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Is Student Debt Hindering Economic Growth and Wellbeing? Diana G. Carew Progressive Policy Institute November 3, 2014.

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Presentation on theme: "Is Student Debt Hindering Economic Growth and Wellbeing? Diana G. Carew Progressive Policy Institute November 3, 2014."— Presentation transcript:

1 Is Student Debt Hindering Economic Growth and Wellbeing? Diana G. Carew Progressive Policy Institute November 3, 2014

2 Agenda What’s New in Research? Is Student Debt Killing the Economy? – Hint: Not as Much as we Thought Then What is the Problem? What am I working on? What’s the risk from misinterpreting market signals?

3 What’s New in Research? Federal Reserve #1 (Brown, Mezza et al): – Homeownership falling for ALL young Americans, with or without college AND with or without student debt Pew Study (Richard Fry): – 2010 Survey of Consumer Finances – Wealth is 7x lower for young Americans with student debt…because they are more likely to have other forms of debt Vehicle and credit card; same percent with housing – Still, not under more “financial distress”

4 What’s New in Research? Federal Reserve #2 (Dettling and Hsu) – 30% of increase in young people moving back home due to rising debt burdens – Found effect of larger balance on subprime borrowers at least 76% larger – Delinquent borrowers at significantly greater risk Federal Reserve #3 (Abel and Deitz) – “College May Not Pay Off for Everyone” – Earnings premium for college degree never been greater, because HS diploma worth so much less – About 25% college graduates earn less than HS graduates Brookings #1 (Akers and Chingos) – Conclusion1: Rise in debt not worrisome – Conclusion2: Repayment burden no worse today than two decades ago – Conclusion 3: Broad-based policies for all borrowers unnecessary (no evidence)

5 What’s New in Research? Brookings #2 (Dynarski) – Repayment crisis over debt crisis – Proposes auto-IBR – Large gaps in available data make effective policymaking difficult Federal Reserve #4 (Kaplan) – Survey of Young Workers (Nov 2014) – About half receive financial assistance from family – Reinforces dominance of 4-year degree CFPB – Annual Report on Private Student Loans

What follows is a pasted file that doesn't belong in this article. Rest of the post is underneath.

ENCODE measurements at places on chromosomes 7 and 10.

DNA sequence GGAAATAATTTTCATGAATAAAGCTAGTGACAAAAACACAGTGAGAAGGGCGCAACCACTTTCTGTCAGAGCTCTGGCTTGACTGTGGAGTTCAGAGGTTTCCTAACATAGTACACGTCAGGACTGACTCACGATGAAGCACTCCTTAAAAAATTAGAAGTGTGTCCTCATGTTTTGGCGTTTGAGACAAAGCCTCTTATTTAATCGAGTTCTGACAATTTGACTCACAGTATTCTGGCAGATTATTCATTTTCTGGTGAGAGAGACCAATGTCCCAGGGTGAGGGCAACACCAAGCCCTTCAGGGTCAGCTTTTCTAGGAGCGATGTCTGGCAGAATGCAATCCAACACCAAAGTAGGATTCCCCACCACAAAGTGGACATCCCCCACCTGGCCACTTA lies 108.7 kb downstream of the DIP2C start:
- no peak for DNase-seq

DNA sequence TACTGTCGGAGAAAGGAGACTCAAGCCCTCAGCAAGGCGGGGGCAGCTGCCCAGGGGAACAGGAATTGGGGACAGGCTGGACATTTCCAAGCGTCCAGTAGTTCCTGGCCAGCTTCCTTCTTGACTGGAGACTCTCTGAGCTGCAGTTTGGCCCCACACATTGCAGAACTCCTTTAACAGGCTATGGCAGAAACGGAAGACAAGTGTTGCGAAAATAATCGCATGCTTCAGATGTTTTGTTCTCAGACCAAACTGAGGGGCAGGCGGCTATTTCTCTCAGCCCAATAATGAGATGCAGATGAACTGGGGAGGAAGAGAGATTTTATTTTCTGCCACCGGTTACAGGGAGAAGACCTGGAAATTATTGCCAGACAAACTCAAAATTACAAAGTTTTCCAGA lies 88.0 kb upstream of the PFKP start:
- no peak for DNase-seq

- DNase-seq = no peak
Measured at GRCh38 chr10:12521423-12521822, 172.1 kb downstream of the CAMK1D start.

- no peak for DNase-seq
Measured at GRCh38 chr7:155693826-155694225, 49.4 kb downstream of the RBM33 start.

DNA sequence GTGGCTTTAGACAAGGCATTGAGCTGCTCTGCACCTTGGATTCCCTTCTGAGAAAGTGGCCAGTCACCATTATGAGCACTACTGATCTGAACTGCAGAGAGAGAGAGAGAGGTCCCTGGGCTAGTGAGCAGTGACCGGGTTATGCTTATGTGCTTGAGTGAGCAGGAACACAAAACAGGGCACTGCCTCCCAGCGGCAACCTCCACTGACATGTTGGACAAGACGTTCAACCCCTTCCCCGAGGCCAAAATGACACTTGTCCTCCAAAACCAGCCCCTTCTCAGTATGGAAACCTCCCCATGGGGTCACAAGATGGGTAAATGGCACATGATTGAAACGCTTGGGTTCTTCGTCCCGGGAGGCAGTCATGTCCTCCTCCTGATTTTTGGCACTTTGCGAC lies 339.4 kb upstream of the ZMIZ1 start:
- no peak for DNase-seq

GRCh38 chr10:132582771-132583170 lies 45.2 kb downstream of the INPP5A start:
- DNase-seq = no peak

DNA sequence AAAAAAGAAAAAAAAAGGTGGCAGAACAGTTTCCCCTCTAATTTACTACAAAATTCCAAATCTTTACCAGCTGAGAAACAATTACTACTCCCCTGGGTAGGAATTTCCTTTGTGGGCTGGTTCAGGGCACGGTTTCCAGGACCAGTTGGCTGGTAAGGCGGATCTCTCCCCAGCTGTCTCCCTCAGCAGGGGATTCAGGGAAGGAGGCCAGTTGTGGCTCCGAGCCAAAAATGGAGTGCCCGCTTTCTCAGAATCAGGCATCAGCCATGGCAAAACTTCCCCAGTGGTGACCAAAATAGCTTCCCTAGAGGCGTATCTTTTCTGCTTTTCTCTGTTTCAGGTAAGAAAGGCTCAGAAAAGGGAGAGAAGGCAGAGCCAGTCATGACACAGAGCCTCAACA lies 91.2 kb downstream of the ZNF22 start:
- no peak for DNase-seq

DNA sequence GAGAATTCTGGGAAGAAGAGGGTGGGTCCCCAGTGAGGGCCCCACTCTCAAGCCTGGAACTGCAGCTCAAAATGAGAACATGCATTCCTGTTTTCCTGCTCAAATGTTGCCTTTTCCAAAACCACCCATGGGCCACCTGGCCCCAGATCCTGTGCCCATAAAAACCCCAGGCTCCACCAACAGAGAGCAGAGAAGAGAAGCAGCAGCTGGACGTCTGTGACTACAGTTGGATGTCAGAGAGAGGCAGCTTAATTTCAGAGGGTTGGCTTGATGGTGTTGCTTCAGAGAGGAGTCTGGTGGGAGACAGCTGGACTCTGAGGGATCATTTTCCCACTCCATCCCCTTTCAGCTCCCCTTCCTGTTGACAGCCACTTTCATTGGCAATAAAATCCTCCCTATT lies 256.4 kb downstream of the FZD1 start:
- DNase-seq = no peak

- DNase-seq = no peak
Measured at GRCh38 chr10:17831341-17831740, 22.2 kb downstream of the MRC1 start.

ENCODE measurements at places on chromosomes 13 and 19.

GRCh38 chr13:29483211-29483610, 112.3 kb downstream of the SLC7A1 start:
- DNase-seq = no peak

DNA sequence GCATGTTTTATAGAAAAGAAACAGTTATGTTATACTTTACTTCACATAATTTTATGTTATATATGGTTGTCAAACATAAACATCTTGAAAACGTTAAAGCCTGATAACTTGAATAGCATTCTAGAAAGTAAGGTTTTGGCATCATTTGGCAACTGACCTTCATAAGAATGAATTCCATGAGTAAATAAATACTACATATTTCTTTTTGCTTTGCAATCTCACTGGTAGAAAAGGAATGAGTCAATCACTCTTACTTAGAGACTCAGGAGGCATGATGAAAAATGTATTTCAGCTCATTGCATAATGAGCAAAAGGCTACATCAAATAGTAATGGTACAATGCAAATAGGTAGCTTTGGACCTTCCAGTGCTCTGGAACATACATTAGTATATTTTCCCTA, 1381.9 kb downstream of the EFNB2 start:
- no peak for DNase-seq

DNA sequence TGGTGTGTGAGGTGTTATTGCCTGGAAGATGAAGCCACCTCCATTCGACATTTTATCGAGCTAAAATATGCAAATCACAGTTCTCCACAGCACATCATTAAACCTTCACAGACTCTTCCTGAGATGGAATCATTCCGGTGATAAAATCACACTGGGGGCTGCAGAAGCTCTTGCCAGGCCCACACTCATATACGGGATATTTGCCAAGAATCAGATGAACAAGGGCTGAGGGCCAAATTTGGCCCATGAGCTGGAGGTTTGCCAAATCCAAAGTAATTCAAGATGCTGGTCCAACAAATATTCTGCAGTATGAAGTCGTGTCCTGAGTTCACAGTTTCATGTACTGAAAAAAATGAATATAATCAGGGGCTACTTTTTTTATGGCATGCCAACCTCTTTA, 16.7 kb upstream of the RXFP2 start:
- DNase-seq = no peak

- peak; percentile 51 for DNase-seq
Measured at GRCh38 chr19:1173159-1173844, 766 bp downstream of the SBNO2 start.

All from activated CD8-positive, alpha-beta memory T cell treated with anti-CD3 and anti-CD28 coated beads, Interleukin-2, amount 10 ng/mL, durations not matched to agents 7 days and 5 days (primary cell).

6 Is Student Debt Killing the Economy? Answer: Not as Much as We Think – It is, however, ruining the finances of those who took out loans but didn’t complete the degree Would be willing to bet problem also varies significantly by factors: – College – Major – Geographical location

7 Then What is the Problem? Answer: Slow-Growth Economy – Correlation Does Not Imply Causality – The ‘Great Squeeze’! – Young college graduates are having a tough time in today’s economy – Policies do not embrace data-driven economy Answer: Outdated, Mismatched Postsecondary Education Sector – Not everyone needs a four year degree – Too focused on enrollment and not completion – Too little institutional and student accountability

8 Concerning: High Underemployment of Young College Graduates

9 And Yet One More Study September 2014 Joint Brookings-Fed Panel on Economic Activity: – Dive into troubling fall in the labor force participation rate for young people aged since the mid-1990s – Conclusion: “some crowding out of job opportunities for young workers [is] associated with the decline in middle-skill jobs and thus greater competition for the low- skilled jobs traditionally held by teenagers and young adults” (http://www.brookings.edu/~/media/Projects/B PEA/Fall%202014/Labor%20Force%20Participati on%20%20Aaronson.pdf)http://www.brookings.edu/~/media/Projects/B PEA/Fall%202014/Labor%20Force%20Participati on%20%20Aaronson.pdf

10 What am I Working On? A Lot on Smart Regulation versus Over-Regulation Across Sectors – Regulating in the Data-Driven Economy Postsecondary Education Reform – Entire Sector Needs Facelift – Four-Year Model Dominates Federal Aid as a Catalyst for Reform Well-Being of Young Americans – Employment – Wages

11 The Risks What happens if the public is convinced that student loans are the cause and not a symptom of their woes? Populist-motivated Regulation – Wrong or Ineffective Policy – Poorly Designed Legislation (e.g., Re-Fi legislation) Increased Regulatory Overlap Across Agencies Regulatory Creep Within Agencies

12 The Risks: What Could Happen Continued pushback on Ed leads to: – Greater oversight – More rules – More CFPB engagement Revised Default metrics for servicers – Split Servicing Gainful Employment Pre-emptive and/or prescriptive rulemaking

13 Open Questions What Could Servicers Do to Improve Their Reputation? – Is the perceived unwillingness to alert borrower of options and to assist in enrollment in IBR overblown? What Should Private Lenders and Servicers be Responsible for? – Should type/frequency of communication with borrowers be required?

14 THANK YOU!


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